Standing on your chair to capture the aerial view of your food and drinks is something I must admit is out with my boundaries. However, if you think that your meal is worthy of an Instagram upload, then surely that’s hats off to the chef! I’m not saying that my acai smoothie bowl was remotely average, I mean, it still made it to the gram. However, I am greatly aware of the danger of total addiction to an edited and, to an extent, false view of the world, which makes reality look boring in comparison.

Equally, the popularity of Instagram has certainly had some negative impacts. It has created a competitive marketplace for restaurants, as they now have to adapt to being ‘Instagrammable’ by featuring tables, chairs, cutlery, dishes and other interior that simply are photographs waiting to happen. The pressure behind the app can also force brands into creating new recipes for the sole purpose of becoming a strong Instagram trend, which means the app is costing restaurants extra money as they are giving into the 21st century #foodporn craze.

Whether you choose to believe it or not, Instagram is addictive. The aspiration to achieve some social gratification from a post that features last night’s dinner leaves you on a cliff hanger as you wait patiently for those likes and views to rake up. But what this vulnerability can also question is: does the food we photograph actually taste as good as it looks, or is it all just an irrelevant false illusion?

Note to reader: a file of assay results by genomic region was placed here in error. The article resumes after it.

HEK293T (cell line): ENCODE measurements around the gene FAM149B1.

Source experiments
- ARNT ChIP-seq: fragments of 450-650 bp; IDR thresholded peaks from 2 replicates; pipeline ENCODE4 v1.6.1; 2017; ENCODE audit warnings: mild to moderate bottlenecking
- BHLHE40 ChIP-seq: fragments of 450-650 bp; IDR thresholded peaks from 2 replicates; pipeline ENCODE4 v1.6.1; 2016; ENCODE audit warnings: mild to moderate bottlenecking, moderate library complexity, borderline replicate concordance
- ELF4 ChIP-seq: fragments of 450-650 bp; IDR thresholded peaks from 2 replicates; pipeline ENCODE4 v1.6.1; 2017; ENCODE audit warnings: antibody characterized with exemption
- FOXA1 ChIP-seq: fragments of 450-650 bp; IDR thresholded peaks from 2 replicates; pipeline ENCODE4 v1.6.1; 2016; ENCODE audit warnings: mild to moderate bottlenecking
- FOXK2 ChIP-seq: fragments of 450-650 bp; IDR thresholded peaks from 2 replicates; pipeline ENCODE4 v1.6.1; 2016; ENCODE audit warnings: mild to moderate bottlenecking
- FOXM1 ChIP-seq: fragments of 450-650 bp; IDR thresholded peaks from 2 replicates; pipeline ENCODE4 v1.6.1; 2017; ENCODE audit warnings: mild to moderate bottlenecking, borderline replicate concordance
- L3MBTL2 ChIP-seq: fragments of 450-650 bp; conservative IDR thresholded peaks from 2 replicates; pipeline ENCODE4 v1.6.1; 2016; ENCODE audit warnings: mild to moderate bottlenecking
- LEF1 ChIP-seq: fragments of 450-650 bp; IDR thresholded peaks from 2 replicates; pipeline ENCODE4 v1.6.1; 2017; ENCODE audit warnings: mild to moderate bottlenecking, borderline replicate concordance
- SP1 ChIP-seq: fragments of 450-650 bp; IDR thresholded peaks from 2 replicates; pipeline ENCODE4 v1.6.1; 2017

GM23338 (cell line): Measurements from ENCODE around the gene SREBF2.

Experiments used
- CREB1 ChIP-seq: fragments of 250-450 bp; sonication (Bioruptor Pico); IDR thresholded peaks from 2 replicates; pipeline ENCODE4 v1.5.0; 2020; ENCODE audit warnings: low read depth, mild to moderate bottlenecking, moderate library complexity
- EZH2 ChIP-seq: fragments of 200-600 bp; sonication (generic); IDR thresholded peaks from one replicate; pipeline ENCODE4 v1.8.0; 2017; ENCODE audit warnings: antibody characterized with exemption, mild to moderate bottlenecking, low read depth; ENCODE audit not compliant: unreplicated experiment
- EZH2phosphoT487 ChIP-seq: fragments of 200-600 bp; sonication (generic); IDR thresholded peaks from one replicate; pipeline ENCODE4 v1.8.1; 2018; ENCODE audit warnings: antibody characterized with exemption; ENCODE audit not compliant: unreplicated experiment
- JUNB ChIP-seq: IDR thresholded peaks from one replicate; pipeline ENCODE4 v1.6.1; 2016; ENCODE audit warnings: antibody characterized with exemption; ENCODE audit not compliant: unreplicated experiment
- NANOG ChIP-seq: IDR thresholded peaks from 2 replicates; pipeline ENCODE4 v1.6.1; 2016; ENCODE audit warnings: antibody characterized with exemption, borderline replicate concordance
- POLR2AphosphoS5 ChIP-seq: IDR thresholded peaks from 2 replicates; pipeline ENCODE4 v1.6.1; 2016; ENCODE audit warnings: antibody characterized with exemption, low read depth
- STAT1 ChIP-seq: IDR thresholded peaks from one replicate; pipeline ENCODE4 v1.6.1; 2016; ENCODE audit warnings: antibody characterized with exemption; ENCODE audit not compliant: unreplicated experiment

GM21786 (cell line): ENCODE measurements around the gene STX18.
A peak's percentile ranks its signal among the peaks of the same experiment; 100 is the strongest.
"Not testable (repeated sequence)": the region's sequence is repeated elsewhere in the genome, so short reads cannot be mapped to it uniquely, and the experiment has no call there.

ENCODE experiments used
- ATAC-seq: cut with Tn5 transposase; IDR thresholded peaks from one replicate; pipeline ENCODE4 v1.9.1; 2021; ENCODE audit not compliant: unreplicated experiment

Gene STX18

The answer comes down to a matter of opinion, but one thing is for certain – Instagram is fed by our love of food.

Brooklyn does Burberry

Brooklyn does Burberry

Burberry is getting a bit of stick at the moment. I mean, hiring Brooklyn Beckham to shoot their latest Burberry Brit campaign – how dare they? Fashion photographers across the world lashed out as the eldest Beckham child announced it via his Instagram and shared the news we could watch the live stream on Snapchat.

I can see their point. They’ve worked hard for years to hone their craft, build relationships and ultimately make it in a business that’s hard to crack. However, as a comms professional I think it’s brilliant.

Brooklyn has over 5.9m Instagram followers and is one of the most influential people in the world right now. Arguably his audience isn’t exactly Burberry buyers – but let’s face it, everyone loves a Beckham. I know I follow him, so do my friends and colleagues and would we have known or been interested in a new fragrance campaign if it wasn’t for him? By getting Brooklyn on board, the brand has gained global coverage and has positioned themselves as cool, innovative and accessible to all.